This is an excerpt from the book Sports the Olympics Forgot
The first contest in 1263 was held amongst the citizens of Kazan. In turn, each contestant had to ride up to the table on their own horse and slice ten beetroot and ten potatoes in half making sure that their steed was always moving in a forwards direction. The results of the first few contests have been lost but the winner in 1273 was Alexis Yashin who not only sliced all the vegetables in half but did so the most accurately according to the Slicing Judges.
The contest was made more difficult in 1309 when a second table of vegetables was introduced meaning that 20 beetroots and 20 potatoes had to be sliced. In 1458 carrots and courgettes were added in a second contest where the winner was the person who cut the carrot and courgettes into the most separate pieces. In 1684 cucumbers and tomatoes were added in a third contest where not only did the vegetables have to be cut from top to bottom but also lengthwise too. These extra contests still required the cutter to be riding a horse.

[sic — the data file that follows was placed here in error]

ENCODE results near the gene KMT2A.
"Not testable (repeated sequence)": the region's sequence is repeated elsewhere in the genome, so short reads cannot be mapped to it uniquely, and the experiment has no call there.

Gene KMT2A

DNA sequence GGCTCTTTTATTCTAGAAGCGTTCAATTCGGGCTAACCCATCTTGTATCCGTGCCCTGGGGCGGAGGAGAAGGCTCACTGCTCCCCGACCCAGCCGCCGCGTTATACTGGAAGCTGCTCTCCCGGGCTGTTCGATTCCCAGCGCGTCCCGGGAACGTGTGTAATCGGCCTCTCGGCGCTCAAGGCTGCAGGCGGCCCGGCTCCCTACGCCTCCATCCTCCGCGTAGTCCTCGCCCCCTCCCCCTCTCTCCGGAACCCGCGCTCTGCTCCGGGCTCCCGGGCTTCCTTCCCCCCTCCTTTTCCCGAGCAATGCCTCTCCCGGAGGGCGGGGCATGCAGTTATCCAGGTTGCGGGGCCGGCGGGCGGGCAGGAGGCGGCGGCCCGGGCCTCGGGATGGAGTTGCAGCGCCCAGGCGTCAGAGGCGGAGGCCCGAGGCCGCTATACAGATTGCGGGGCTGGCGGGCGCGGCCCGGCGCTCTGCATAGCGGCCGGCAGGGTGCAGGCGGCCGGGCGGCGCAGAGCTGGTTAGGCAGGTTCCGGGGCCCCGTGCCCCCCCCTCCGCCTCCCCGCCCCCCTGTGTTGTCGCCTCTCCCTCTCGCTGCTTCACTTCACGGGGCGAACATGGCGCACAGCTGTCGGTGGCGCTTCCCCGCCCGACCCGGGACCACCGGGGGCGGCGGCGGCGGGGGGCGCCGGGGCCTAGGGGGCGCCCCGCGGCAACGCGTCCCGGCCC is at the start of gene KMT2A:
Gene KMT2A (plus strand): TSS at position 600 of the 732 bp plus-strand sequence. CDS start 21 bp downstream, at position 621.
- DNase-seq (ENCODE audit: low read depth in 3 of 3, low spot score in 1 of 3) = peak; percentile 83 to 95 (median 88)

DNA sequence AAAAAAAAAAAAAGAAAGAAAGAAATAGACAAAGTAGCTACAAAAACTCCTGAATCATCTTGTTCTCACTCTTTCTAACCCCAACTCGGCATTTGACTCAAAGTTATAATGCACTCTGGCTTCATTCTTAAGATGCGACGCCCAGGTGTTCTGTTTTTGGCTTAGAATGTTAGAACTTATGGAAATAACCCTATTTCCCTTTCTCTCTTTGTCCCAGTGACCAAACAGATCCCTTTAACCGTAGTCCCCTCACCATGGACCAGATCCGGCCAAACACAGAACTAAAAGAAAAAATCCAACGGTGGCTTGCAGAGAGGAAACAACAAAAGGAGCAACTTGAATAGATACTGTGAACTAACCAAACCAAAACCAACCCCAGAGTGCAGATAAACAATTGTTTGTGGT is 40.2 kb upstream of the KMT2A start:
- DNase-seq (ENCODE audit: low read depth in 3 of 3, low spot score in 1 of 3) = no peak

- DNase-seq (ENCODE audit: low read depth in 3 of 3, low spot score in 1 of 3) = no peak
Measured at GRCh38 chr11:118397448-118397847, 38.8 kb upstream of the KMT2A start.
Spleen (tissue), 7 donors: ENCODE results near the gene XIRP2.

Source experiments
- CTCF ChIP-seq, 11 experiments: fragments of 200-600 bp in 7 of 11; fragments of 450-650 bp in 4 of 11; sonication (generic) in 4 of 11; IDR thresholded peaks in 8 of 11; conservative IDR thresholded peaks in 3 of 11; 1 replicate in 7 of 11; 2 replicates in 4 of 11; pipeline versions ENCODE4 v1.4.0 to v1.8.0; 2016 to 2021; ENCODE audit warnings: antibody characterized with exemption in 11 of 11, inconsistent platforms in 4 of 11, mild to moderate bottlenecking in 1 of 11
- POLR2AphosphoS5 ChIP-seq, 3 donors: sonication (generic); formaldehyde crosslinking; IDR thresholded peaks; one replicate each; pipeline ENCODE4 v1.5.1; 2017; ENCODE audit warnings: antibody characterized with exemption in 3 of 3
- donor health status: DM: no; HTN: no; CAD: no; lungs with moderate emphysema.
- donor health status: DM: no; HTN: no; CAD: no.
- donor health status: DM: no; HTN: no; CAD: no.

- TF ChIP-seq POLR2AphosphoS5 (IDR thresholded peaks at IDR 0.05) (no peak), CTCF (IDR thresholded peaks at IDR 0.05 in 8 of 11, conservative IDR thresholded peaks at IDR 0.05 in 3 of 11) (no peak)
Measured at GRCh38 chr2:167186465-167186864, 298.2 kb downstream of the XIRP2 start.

In 1923 the judges decided that a precision element should be introduced into the contest so peas and red beans were added. Again riding a horse the contestants had to split the ten peas and ten red beans into two separate pieces with their swords.
By now the Kazan contest was known throughout the world and was popular with chefs who were keen to gain extra publicity for their food preparation exploits. One particular 3-star Michelin restaurant chef holds the record for cutting a courgette into 45 separate pieces while riding a horse. Unfortunately he was disqualified because he used his own brand of kitchen knife and not the Mongol sword as stipulated in the rules.
In 1987 fruit were added into the festival beginning with apples, pears, and bananas. 50 Apples and 50 pears had to be sliced into four separate pieces and thirty bananas into at least six. For the fruit contests a timing element was introduced as the fruit were laid out on a table fifty yards long and the contestants were allowed to stop their horse if necessary, but not to dismount.